Next we have a study that focused on the formidable lionfish. Anyone who’s been scuba diving in the Gulf of Mexico or Caribbean in the last decade or so knows that these aggressive aquarium fish native to the Indo-Pacific are swiftly staking claim to many coral reef habitats and outcompeting/consuming pretty much every fish in sight. Can we all just agree to not dump our unwanted pets into the outdoors, especially if they are VENOMOUS?
Along with the typical demographic hypotheses, this paper sought to identify a gene or set of genes under selection in the invading population, which may be conferring adaptive advantage to lionfish that have found themselves in novel niches. Along with population patterns, Bors et al. searched for loci by looking for sections of the genome with larger FST values as compared to their neighbors. Of the 24 loci identified as putatively under selection, seven were identified by BLAST and three were flagged as particularly interesting due to their function: learning and memory, gamete maturation, and cell division and growth. As with most studies on non-model organisms, the results were hampered by what little genomic resources there are available to facilitate identification of genes. Nevertheless, it’s an intriguing result and sets the stage for future studies targeting those specific genes. The demographic patterns were not surprising – genetic diversity was inversely correlated with geographic distance from the point of initial introduction in Florida. However, an important insight from this paper worth mentioning is the attention to sampling needed in invasive species studies. In situations where the invasion happened very recently, and many age classes may be present, which may confound interpretations of when and how the invasion is progressing. This study also introduced me to the term allele surfing, which is the process of a rare allele rising to high frequency/fixation near the edge of the expansion of a population due to repeated founder effects. Learning!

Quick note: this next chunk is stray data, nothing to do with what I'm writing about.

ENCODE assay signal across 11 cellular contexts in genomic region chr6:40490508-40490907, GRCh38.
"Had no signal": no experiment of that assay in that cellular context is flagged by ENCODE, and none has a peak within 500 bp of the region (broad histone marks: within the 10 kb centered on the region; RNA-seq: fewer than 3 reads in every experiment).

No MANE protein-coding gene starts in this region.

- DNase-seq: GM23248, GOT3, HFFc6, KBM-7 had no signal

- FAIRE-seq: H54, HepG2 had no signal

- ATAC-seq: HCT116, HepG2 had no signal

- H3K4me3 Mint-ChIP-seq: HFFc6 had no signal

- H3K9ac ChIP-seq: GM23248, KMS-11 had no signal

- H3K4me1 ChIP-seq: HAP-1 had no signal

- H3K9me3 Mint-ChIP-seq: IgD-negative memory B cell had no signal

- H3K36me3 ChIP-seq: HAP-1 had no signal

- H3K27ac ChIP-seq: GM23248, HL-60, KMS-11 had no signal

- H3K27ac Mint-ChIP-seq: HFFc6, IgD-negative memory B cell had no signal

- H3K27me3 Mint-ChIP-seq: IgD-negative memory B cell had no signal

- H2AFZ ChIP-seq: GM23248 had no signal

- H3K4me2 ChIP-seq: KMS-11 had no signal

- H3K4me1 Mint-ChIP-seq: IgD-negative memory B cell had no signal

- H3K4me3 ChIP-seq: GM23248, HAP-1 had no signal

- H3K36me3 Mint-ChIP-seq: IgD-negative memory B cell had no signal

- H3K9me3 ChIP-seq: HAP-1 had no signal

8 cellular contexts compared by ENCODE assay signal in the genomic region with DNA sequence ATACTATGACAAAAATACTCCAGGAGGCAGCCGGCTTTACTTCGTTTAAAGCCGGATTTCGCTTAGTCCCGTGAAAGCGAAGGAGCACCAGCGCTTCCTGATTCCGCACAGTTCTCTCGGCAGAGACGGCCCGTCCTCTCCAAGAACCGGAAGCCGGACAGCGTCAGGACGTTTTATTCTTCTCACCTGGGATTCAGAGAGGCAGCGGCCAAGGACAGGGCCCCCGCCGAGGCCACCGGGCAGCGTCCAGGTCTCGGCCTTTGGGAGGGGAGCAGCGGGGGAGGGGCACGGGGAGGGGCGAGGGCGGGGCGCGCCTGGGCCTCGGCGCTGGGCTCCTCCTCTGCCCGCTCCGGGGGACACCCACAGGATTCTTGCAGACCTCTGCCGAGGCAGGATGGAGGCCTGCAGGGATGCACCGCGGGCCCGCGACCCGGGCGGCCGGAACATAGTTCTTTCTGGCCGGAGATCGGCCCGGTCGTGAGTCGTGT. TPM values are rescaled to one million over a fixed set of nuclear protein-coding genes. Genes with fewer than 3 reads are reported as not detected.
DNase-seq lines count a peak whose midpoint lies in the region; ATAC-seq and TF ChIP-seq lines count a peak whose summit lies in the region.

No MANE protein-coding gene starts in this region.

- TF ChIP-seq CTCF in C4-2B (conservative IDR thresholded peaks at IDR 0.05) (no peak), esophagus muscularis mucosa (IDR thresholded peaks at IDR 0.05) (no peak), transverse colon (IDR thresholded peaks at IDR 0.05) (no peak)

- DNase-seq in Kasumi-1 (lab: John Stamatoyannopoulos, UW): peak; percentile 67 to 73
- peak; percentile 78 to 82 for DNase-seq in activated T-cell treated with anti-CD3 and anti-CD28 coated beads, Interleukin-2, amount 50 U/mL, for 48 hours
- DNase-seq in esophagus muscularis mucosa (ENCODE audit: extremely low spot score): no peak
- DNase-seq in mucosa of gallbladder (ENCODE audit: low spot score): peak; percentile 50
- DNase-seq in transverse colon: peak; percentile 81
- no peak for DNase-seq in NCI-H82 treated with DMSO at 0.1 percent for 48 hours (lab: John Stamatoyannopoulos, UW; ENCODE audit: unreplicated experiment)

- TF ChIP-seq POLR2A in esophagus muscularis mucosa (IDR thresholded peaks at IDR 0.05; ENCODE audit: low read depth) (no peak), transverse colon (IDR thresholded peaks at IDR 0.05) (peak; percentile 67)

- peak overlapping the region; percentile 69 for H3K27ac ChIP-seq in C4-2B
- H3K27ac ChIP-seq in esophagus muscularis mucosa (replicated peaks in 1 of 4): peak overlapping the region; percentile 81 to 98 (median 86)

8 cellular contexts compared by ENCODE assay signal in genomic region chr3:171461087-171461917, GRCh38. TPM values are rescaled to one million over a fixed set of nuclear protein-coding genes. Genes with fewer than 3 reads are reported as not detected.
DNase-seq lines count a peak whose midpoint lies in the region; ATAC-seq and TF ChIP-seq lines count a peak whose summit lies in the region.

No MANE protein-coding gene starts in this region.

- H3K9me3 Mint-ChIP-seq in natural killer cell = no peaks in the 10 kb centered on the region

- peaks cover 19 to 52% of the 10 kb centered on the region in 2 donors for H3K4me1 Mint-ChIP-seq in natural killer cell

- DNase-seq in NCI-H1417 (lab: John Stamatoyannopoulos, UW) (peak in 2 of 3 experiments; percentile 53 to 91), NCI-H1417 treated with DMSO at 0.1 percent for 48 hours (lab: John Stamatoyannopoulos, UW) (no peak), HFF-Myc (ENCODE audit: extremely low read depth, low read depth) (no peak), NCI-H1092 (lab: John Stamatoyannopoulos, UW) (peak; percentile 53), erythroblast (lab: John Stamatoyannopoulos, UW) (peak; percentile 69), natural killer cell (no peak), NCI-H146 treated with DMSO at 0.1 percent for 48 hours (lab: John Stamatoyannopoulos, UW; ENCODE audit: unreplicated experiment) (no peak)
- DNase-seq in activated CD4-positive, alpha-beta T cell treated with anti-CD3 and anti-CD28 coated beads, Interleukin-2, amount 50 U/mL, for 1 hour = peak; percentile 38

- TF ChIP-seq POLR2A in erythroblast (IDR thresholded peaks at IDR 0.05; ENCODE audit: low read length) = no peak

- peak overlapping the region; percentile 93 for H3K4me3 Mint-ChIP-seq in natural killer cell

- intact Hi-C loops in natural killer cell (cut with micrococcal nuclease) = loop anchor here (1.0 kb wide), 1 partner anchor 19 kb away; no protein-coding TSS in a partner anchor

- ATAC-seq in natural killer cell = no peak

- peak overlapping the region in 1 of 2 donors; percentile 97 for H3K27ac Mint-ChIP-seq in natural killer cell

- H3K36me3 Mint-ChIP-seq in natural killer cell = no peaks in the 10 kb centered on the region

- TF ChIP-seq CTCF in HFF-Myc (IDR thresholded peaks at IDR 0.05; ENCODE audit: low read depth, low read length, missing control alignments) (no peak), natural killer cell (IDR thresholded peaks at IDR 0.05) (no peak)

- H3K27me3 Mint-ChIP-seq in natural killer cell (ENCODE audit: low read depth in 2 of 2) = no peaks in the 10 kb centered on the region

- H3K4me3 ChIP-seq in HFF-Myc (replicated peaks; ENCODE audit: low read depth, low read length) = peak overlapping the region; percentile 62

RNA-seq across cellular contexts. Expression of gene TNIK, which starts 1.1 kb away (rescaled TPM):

My favorite example of interesting biological invasions, though, is the marbled crayfish. These anomalous creatures have gotten much attention of late (see here and here and especially McSWEENEY’S take here, which coins the phrase “asexual Aphrodite” (stellar band name)). The prevailing theory is that about 25 years ago, two distantly related slough crayfish (native to Florida) mated in an aquarium in Germany. However, one of the two had an autopolyploid gamete, resulting in a triploid offspring. Under most circumstances, this would be an evolutionary dead end lost to the annals of time, but this genomic duplication conferred an advantageous adaptation: obligate parthenogenesis. Voila! Much like Dr. Frankenstein flipping a switch in his lab, a new, all female, clonal evolutionary trajectory was created instantaneously. Since their genesis in 1995, marbled crayfish have spread across Europe and Africa eating everything in sight (detritus, fish, insects). First introduced in Madagascar in 2005, they now occupy 100,000km2 and threaten several native crayfish species. Oh, and they can be carriers of the dreaded crayfish plague as well. This genome is one of the only decapod crustacean genomes to be sequenced (!!), one of the few from asexually reproducing animals, and perhaps the only one from an asexual reproducer with the evolutionary history of a quarter century. As the marbled crayfish persists, the evolution of its genomic architecture will be fascinating to track. Unfortunately, it will be at the expense of native crayfish.
Bors, EK, Herrera, S, Morris, JA, Shank, TM. Population genomics of rapidly invading lionfish in the Caribbean reveals signals of range expansion in the absence of spatial population structure. Ecol Evol.2019; 9: 3306– 3320. https://doi.org/10.1002/ece3.4952
Gutekunst J, Andriantsoa R, Falckenhayn C, Hanna K, Stein W, Rasamy JR, Lyko F. Clonal genome evolution and rapid invasive spread of the marbled crayfish. Nat Ecol Evol. 2018;2:567–73.
Sherpa, S. , Blum, M. G., Capblancq, T. , Cumer, T. , Rioux, D. and Després, L. (2019), Unraveling the invasion history of the Asian tiger mosquito in Europe. Mol Ecol. Accepted Author Manuscript. doi:10.1111/mec.15071